Barefoot

A bare foot in grass. “I felt things — entirely pleasant things — I’d never felt before.”

I’m jealous of one of my neighbors. A younger guy, in the shallow end of his twenties, I’d guess, with long black hair that flows across his face and streams behind him in the breeze like a watercolor painting. Bright, easy smile. I see him walking down our street every afternoon, usually in a worn t-shirt and jeans. His dog trots along beside him, curious nose aloft, ears swiveling and scanning, the leash a careless, dangling thread between collar and wrist. Both of them are barefoot.

This is a bit striking in our neighborhood, a middle-class, white-collar, suburban cul-de-sac, right in the middle of the American East coast. Our road is narrow and paved, with gravel-covered shoulders. Despite the lack of sidewalks, there are many walkers and many dogs to be seen, but their feet are always sneaker-clad. Perhaps the occasional flip-flop, in the oppressive depths of mid-July, but that’s as far as anyone else seems to be willing to go around here.

My neighbor, however, remains uniquely barefoot and seems perfectly content to stay that way. He moves with grace and silence through the roadside grass or across the tarmac. He doesn’t talk on his phone. He walks alone with his dog. He raises a hand to neighbors and passing cars in a gesture that is equal parts waive and abhayamudra. He is a mote of calm in a world of rushing traffic and flickering screens.

I find myself wanting to follow his example. There must be some connection he’s feeling here to the road and land and plants and sky that I’m missing. I’ve been a devotee of sneakers all my life and have never gone outside without them. I’m the kind of person who wears sneakers at the pool. On the beach sand. On my back porch. Consequently, the bottoms of my feet are as soft as the skin on my cheeks.

Last fall, as August faded to September, the autumn rains restored the grass from its brittle, midsummer-drought brown to a softer green that looked inviting. One evening, when I needed to take the trash out, I decided to give it a try. I grabbed the recycling bin and stepped straight out the kitchen door, barefoot.

Taking my first steps beyond the threshold, I felt as vulnerable and hesitant as if my feet were made of styrofoam. Any stray twig or thorn or sharp rock or — I dunno — aggressive spider could surely tear them to shreds. I could imagine cuts, blisters, gangrene, infections, trench foot, horrific oozing gore. Months in rehab. Silly fool, he’d never walk again.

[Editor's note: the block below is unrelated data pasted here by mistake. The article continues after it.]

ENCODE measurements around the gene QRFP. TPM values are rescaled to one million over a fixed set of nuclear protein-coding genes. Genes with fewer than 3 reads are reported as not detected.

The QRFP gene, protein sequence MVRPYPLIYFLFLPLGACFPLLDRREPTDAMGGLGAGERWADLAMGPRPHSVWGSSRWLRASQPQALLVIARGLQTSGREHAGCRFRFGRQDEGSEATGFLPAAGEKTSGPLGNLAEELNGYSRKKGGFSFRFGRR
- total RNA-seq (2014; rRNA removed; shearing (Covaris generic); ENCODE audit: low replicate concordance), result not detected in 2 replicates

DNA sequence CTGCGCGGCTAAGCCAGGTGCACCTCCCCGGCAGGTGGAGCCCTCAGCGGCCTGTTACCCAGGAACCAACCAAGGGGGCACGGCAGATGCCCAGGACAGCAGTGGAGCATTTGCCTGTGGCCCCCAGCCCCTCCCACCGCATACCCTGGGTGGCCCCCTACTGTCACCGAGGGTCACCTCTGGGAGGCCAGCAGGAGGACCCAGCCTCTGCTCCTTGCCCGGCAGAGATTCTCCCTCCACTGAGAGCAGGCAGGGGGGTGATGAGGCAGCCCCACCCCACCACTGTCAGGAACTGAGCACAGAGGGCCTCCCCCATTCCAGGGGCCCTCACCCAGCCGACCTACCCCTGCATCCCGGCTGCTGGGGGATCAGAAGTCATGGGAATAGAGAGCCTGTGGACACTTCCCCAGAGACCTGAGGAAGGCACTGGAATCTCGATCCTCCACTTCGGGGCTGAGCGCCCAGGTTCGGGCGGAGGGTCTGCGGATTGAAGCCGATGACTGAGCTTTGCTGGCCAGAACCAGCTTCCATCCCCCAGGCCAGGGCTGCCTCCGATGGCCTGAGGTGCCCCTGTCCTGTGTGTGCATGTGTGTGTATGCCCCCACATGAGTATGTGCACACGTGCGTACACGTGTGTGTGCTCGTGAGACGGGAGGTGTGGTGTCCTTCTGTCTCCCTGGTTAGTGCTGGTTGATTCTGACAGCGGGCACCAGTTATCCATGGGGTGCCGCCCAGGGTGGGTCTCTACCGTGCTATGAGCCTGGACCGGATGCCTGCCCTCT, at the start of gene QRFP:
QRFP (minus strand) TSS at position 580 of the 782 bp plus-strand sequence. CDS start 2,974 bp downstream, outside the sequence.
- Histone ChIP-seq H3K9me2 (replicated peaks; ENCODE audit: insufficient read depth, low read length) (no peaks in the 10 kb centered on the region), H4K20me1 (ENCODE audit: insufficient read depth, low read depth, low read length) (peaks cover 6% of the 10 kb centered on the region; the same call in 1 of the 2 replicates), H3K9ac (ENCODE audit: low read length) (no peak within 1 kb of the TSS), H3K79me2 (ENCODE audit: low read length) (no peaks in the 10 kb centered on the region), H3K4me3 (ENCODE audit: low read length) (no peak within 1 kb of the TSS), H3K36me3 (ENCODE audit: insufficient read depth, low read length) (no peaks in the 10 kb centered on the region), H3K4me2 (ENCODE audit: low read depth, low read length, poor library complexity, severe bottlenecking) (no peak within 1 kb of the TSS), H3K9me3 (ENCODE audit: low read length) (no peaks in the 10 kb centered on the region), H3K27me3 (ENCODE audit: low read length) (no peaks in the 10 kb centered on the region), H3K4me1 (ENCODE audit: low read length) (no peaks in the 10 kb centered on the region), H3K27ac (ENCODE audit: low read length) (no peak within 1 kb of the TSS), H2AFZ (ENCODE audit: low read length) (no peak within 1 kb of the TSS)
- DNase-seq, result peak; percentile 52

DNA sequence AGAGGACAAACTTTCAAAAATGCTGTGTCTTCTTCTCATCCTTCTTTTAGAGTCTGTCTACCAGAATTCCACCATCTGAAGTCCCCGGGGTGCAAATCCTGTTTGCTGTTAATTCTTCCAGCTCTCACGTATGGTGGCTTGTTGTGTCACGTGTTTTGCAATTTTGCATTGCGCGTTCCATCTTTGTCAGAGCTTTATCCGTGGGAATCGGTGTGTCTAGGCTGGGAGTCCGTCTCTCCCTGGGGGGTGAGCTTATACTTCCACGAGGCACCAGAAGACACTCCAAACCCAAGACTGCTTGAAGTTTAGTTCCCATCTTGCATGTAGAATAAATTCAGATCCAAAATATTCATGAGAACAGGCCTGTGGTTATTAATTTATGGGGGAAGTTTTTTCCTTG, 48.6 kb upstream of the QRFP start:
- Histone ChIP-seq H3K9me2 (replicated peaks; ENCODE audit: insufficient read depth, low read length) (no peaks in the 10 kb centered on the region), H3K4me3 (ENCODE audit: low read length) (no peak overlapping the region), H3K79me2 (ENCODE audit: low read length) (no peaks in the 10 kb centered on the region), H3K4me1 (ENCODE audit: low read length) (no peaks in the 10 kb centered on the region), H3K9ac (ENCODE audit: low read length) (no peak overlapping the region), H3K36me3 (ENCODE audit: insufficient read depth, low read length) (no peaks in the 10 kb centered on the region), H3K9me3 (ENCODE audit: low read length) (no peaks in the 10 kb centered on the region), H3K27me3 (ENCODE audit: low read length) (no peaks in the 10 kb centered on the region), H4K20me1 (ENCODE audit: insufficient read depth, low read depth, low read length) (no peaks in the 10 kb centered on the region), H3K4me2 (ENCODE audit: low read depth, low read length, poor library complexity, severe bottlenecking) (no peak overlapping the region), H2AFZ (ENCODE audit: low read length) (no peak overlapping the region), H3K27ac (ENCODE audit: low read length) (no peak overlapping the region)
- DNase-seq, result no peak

But I was spared. No thorns, no rocks. The aggressive spiders appeared to be preoccupied elsewhere. Instead, I felt things — entirely pleasant things! — I’d never really felt before. The sun and a light breeze, warm on the tops of my feet. The slightly soft, ridged grain of the wood on the steps of my deck. The smooth pavers on the walk. And the grass. I felt the grass blades — each one of them! — give way, soft as carpet, cool and alive. Living thing touching living things. This felt good. Walking around my yard barefoot felt good. Maybe, walking around my neighborhood barefoot would also feel good? I don’t know, I’m not brave enough to try that yet; but my neighbor, that handsome oracle, is surely on to something.

In fact, I’m realizing that perpetually wearing shoes has in some ways made me afraid of being barefoot. My shoes’ constant presence has always seemed to reinforce the idea in my head that my natural feet were not up to the task of roaming the Earth. The world is full of things that made rubber outsoles a necessity, no doubt; walking long distances over rough surfaces and sharp rocks without shoes is an extremely bad time for most people.

But it makes me wonder: is it always the case that our feet are inadequate, or is it the environments we build for ourselves? Grass, as I’m discovered, is lovely to walk on and it grows all over. Whenever more than a handful of humans are gathered together, however, we like to build roads. We especially like to make paved roads. Tar-and-chip, cobblestones, concrete, and asphalt: all unforgiving surfaces that are mostly great for wheels but mostly terrible for bare feet. Why do we build environments for ourselves that are, in this way, hostile to our own bodies?